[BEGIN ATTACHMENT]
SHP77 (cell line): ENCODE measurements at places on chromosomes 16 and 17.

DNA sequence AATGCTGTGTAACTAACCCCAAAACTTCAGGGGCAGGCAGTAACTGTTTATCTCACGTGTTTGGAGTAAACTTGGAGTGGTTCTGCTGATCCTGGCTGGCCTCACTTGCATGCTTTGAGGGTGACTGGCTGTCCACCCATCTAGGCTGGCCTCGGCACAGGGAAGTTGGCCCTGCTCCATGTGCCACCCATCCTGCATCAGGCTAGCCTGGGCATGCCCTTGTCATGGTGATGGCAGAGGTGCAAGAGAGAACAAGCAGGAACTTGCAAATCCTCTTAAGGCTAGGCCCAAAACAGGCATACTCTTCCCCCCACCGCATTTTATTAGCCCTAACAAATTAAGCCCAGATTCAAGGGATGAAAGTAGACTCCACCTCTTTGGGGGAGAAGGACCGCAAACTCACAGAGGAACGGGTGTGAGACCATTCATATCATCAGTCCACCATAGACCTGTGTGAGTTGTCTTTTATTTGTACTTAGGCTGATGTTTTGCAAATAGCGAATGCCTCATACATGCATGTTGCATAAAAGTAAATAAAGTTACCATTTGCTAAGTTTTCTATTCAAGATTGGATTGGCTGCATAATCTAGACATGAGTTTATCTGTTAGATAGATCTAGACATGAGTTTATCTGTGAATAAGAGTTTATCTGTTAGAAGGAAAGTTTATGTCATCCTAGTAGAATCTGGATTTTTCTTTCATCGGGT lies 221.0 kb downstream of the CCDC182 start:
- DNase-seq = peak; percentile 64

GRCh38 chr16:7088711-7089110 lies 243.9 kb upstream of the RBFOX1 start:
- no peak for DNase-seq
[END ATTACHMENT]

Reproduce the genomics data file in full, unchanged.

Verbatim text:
SHP77 (cell line): ENCODE measurements at places on chromosomes 16 and 17.

DNA sequence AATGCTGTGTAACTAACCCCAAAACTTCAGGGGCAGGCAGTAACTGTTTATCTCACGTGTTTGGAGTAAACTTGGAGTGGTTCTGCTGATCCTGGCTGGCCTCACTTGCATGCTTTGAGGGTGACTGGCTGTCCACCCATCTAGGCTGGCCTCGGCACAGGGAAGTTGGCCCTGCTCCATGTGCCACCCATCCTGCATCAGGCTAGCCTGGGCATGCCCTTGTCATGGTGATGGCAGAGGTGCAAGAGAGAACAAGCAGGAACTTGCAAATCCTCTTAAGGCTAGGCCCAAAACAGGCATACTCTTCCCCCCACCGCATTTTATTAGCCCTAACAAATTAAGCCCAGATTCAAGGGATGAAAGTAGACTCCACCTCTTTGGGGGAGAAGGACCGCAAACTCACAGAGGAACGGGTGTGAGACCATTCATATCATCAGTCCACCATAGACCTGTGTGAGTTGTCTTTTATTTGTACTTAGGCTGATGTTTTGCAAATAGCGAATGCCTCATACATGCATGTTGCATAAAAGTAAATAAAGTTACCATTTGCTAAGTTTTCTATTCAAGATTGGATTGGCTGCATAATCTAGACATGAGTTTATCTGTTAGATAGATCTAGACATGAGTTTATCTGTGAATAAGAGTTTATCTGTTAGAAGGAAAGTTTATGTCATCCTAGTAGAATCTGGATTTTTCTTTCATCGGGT lies 221.0 kb downstream of the CCDC182 start:
- DNase-seq = peak; percentile 64

GRCh38 chr16:7088711-7089110 lies 243.9 kb upstream of the RBFOX1 start:
- no peak for DNase-seq